Category Archives: kahlan amnell

Life Lessons in Fantasy



I’ve long believed reading fantasy books moulded who I am. I have no real basis for this belief except a bunch of things I don’t think I learned from my parents or anyone else, in particular a marked black and white set of ethics. That’s not to say I don’t recognise ‘grey’ areas, but not many, and for me this reflects the good-evil dichotomy of classic fantasy. I love the anti-hero, or the dark hero, but when I started reading fantasy in my formative years, he wasn’t yet in vogue. 

I thought more about this when I recently started reading Raising Girls, since I know find myself in possession of two of them – girls, I mean. The book contains two markedly different stories about young girls faced with their first sexual experience. One is heart-breakingly casual and unfulfilling, and the other never happens. The second girl tells her boyfriend she’s not ready, and he delivers the ultimatum ‘Have sex with me, or I’ll walk’. With uplifting bravery, she tells him to walk, and doesn’t look back, not even when he wants to get back together with her sometime later. 

I firmly believe in ‘if he really cares, he’ll wait’. I don’t believe in sex on a first date – not if the woman is looking for more than casual sex. Once you start having sex, it’s difficult, or impossible, to go back to filling in the emotional gaps, that ‘getting to know each other’ stage that takes place on the first dates. My informal polling of men (in my generation) generally indicates a lack of, or less, respect for women who don’t make them wait. I’ve posed to men the phrase ‘OK to bed, but not to wed’, and it’s met with general agreement. 

This isn’t something my parents taught me, and while I’ve refined all the above thoughts as an adult, I must have had some awareness of the concept as a teenager, because I sure did make him wait.

Then I thought of Richard and Kahlan from Terry Goodkind’s Sword of Truth series, which I’ve been reading since I was thirteen. In the first book, Wizard’s First Rule, Richard falls in love with Kahlan. She discourages his affections, and his own grandfather tells him to ‘choose another girl’. He later finds out that any kind of physical relationship with her is impossible – if they were to have sex, her magic would destroy him. 

What does Richard do? He certainly doesn’t run off and pick up the first girl he comes across. Despite the fact he understands his love is impossible, that it can never be, he persists. In the end, he solves the problem. Even having solved it, though, it’s four books before he actually has sex with Kahlan, and despite constant setbacks, he waits. 

It occurred to me there’s a lot of important messages in there for any teenager who might sit still long enough to read it. Here’s a few that I spotted without even needing to think hard:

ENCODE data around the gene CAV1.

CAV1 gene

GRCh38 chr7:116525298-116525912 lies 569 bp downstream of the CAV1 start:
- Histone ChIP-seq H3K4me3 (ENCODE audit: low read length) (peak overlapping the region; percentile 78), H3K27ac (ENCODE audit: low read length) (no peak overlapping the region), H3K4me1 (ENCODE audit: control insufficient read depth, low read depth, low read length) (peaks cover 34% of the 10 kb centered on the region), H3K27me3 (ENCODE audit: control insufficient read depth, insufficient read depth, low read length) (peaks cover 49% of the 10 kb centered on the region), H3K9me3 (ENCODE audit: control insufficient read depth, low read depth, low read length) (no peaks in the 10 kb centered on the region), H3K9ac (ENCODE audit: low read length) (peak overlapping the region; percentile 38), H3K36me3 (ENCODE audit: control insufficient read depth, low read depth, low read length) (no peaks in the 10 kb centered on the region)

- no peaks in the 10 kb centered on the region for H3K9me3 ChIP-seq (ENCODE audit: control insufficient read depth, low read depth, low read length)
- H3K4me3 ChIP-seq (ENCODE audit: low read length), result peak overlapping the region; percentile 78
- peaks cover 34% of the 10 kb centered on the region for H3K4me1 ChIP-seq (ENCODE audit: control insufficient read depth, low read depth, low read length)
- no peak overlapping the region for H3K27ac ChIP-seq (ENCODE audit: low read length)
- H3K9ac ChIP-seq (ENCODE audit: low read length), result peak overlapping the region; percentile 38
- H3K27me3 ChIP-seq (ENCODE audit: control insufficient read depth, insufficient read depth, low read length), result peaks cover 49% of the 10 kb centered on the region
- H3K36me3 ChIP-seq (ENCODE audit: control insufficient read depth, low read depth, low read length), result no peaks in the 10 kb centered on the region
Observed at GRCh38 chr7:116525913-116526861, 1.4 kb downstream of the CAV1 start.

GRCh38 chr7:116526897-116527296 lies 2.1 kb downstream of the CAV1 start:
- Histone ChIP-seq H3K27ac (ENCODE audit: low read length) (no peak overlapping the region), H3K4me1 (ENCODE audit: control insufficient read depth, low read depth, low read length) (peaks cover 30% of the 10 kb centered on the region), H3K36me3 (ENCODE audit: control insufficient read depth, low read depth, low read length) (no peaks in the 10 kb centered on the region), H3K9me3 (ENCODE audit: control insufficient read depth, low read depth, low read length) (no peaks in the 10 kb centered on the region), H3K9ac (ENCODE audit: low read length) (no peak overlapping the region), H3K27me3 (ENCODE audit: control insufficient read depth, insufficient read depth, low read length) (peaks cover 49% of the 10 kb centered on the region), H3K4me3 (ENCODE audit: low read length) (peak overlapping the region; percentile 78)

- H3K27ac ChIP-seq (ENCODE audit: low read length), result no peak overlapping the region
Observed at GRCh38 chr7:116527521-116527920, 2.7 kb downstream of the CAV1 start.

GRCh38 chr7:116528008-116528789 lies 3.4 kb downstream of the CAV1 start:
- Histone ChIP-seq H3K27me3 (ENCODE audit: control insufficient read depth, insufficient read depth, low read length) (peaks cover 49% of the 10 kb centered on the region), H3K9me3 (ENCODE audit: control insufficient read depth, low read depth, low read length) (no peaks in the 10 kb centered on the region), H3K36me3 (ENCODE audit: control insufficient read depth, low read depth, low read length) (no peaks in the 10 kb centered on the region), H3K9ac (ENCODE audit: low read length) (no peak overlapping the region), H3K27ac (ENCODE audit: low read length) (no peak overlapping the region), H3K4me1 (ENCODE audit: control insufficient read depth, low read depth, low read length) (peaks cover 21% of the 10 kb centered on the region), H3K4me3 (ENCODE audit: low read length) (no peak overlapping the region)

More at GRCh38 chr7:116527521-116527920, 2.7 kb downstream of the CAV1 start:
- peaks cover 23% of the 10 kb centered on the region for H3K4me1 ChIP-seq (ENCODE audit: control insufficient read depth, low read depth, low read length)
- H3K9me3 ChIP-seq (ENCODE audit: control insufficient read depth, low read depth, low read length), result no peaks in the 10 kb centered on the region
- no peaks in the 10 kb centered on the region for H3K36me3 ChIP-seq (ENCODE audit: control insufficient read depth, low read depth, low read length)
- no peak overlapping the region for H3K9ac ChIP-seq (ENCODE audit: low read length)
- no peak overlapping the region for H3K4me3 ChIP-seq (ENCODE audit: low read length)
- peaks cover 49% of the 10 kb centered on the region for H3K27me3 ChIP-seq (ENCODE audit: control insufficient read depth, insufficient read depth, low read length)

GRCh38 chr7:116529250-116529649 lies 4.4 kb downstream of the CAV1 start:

• If it’s worth having, it’s worth waiting for;
  • If at first you fail, try again;
  • Fidelity and devotion as virtues;
  • Anything is possible;
  • Follow your dreams;
  • Sex isn’t everything (although I grant it isimportant, and I think that message is probably conveyed by the diligence with which Richard and Kahlan pursue that goal).

Are there other messages in there that you can see? What life lessons or important messages have you seen in the fantasy books you’ve read? Did you learn something from fantasy? Do you hope your children learn something from fantasy?

I do. I’ll be off now to borrow Dad’s illustrated copy of The Hobbit, and my first introduction to fantasy.  



Review of The First Confessor by Terry Goodkind



In this self-published ebook, Terry Goodkind returns us to the New World, land of Richard Rahl and Kahlan Amnell, but many centuries in the past. The book is set in the time of the first war with the Old World, a time glimpsed in the journals of Kolo, found dead guarding the sliph, and painstakingly translated from High D’haran by Richard and Berdine; the time of the creation of monsters from men, when sliphs, and dream walkers and Confessors were newly birthed.

The protagonist is Magda Searus, and the book is almost entirely set in the Wizard’s Keep in Aydindril, with a few scenes taking place in the city or just outside the city. If you’ve read all the other books, you already know she is the first Confessor, so there’s hardly any suspense in it (as if the title hadn’t already given it away). Lack of suspense is a common problem in a prequel, where enough of the story is known to the reader it becomes difficult to create hooks to keep teasing the reader along. In this case, I think the book has sufficient hooks, although I wouldn’t go so far as to call it a compelling page-turner.